"This is the simplest of all sauces to make, and none has a purer, more irresistibly sweet tomato taste," says cookbook author Marcella Hazan in her Essentials of Classic Italian Cooking. "I have known people to skip the pasta and eat the sauce directly out of the pot with a spoon."
If this were a still life its title could be “Chicken with Two Lemons.” That is all that there is in it. No fat to cook with, no basting to do, no stuffing to prepare, no condiments except for salt and pepper. After you put the chicken in the oven you turn it just once. The bird, with its two lemons, and the oven do all the rest. Again and again, through the years, I meet people who come up to me to say, “I have made your chicken with two lemons and it is the most amazingly simple recipe, the juiciest, best-tasting chicken I have ever had.” And you know, it is perfectly true.Reprinted with permission from Essentials of Classic Italian Cooking by Marcella Hazan. Copyright 1992 by Marcella Hazan. Published by Knopf.
Ragù, as the Bolognese call their celebrated meat sauce, is characterized by mellow, gentle, comfortable flavor that any cook can achieve by being careful about a few basic points: The meat should not be from too lean a cut; the more marbled it is, the sweeter the ragù will be. The most desirable cut of beef is the neck portion of the chuck. Add salt immediately when sauteing the meat to extract its juices for the subsequent benefit of the sauce. Cook the meat in milk before adding wine and tomatoes to protect it from the acidic bite of the latter. Do not use a demiglace or other concentrates that tip the balance of flavors toward harshness. Use a pot that retains heat. Earthenware is preferred in Bologna and by most cooks in Emilia-Romagna, but enameled cast-iron pans or a pot whose heavy bottom is composed of layers of steel alloys are fully satisfactory.Reprinted with permission from Essentials of Classic Italian Cooking by Marcella Hazan. Copyright 1992 by Marcella Hazan. Published by Knopf.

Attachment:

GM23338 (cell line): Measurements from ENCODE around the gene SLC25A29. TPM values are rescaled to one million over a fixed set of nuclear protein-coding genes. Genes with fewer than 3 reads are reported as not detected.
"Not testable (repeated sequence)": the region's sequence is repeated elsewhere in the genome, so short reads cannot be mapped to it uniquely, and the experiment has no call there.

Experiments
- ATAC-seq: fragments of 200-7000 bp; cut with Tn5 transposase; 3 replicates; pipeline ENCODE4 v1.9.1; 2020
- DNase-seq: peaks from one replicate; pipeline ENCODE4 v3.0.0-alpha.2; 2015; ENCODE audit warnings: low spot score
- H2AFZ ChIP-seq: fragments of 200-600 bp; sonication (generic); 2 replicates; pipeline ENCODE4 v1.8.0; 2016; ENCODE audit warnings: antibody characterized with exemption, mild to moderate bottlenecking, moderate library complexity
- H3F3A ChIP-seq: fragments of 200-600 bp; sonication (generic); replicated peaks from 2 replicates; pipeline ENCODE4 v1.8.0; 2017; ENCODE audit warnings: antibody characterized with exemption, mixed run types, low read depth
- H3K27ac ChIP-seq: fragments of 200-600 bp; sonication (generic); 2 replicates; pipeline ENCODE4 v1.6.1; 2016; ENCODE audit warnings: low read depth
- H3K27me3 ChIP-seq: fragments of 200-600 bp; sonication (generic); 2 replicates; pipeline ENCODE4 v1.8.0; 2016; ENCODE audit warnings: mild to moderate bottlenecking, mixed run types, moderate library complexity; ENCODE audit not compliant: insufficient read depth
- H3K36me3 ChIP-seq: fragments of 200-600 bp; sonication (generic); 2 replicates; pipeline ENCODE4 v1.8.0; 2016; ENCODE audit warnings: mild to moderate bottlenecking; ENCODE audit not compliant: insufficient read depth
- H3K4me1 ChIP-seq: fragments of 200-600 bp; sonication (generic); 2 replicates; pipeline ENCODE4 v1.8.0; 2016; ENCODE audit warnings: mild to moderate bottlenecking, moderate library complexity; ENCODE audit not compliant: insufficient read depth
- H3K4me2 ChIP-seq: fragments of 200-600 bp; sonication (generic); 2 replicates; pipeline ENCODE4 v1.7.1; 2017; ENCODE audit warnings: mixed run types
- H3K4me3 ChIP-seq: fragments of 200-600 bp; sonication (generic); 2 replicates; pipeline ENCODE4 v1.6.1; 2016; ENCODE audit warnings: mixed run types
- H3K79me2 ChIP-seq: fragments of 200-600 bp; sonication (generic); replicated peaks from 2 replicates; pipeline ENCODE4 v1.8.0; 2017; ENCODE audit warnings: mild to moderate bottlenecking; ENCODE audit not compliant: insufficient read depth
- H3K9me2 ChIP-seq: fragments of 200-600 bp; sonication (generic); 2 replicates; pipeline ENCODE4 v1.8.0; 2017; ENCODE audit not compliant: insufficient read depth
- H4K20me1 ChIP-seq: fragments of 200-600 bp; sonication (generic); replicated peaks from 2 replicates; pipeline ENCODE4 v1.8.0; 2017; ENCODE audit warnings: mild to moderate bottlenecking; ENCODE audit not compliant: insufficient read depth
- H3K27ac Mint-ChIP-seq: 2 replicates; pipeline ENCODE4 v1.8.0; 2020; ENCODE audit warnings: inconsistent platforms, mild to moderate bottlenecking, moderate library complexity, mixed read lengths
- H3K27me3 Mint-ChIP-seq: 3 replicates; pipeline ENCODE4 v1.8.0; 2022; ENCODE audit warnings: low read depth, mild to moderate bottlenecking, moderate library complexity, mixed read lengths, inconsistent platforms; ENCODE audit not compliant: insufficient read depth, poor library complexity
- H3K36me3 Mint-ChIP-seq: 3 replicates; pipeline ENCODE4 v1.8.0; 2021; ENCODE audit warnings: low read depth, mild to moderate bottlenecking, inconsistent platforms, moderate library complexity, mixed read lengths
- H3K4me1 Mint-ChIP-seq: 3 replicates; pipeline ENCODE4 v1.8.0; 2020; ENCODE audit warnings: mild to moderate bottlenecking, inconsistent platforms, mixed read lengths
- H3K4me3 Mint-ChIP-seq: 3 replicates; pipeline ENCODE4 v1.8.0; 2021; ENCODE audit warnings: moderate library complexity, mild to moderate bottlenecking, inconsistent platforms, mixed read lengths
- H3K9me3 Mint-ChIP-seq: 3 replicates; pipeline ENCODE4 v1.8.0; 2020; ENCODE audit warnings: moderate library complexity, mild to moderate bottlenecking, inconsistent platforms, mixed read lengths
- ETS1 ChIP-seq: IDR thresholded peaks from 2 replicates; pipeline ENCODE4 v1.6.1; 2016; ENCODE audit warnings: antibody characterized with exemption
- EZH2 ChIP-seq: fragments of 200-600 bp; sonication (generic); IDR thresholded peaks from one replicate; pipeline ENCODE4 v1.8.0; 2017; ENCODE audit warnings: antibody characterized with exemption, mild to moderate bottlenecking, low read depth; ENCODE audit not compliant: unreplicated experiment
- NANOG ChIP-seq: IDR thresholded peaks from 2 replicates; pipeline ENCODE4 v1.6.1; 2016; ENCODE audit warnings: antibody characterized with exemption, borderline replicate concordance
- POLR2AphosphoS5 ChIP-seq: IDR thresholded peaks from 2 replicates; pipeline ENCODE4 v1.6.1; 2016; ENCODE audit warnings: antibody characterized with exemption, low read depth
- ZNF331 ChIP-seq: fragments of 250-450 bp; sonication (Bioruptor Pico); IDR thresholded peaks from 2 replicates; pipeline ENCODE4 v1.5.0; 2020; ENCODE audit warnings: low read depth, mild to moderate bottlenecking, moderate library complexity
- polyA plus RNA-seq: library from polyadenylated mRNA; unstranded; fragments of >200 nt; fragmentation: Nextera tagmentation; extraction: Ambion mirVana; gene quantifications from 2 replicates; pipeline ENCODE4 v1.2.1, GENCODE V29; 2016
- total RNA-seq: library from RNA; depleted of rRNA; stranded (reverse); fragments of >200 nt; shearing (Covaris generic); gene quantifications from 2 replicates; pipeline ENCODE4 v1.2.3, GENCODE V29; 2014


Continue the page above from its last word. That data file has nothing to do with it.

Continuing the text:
Marcella Hazan discovered salmoriglio 30 years ago. Here, she tells the story of its evolution in her kitchen.
Lightly salting the tomato wedges and letting them stand briefly concentrates their flavor significantly. Be sure to use a sweet onion to maintain the flavor balance in this refreshing salad.
In 2018, Food & Wine named this recipe one of our 40 best: The late, legendary cookbook author Marcella Hazan joined Food & Wine as a contributing editor in 1992. Former Executive Food Editor Tina Ujlaki remembers that although technique mattered to Hazan, "taste trumped all." Of all the wonderful recipes she created, our all-time favorite is this quick-cooking swordfish, where an oregano-infused sauce imparts bright flavor to hot-off-the-grill steaks. The secret is pricking holes in the fish so the lemony dressing seeps in.
From her earliest days as a cook, Marcella Hazan has enjoyed exploring the potential of hollowed zucchini and has found it can contain a diverse number of good things: ground pork and such pork products as prosciutto and pancetta, ground lamb and rice, or rice with wholly vegetarian accompaniments such as onions, tomatoes and herbs. This is a dish she had in the Marches seaside town of Pesaro. The zucchini contain veal—the meat with the most delicate taste—which stays unusually juicy within its moist vegetable cocoon.Plus: More Vegetable Recipes and Tips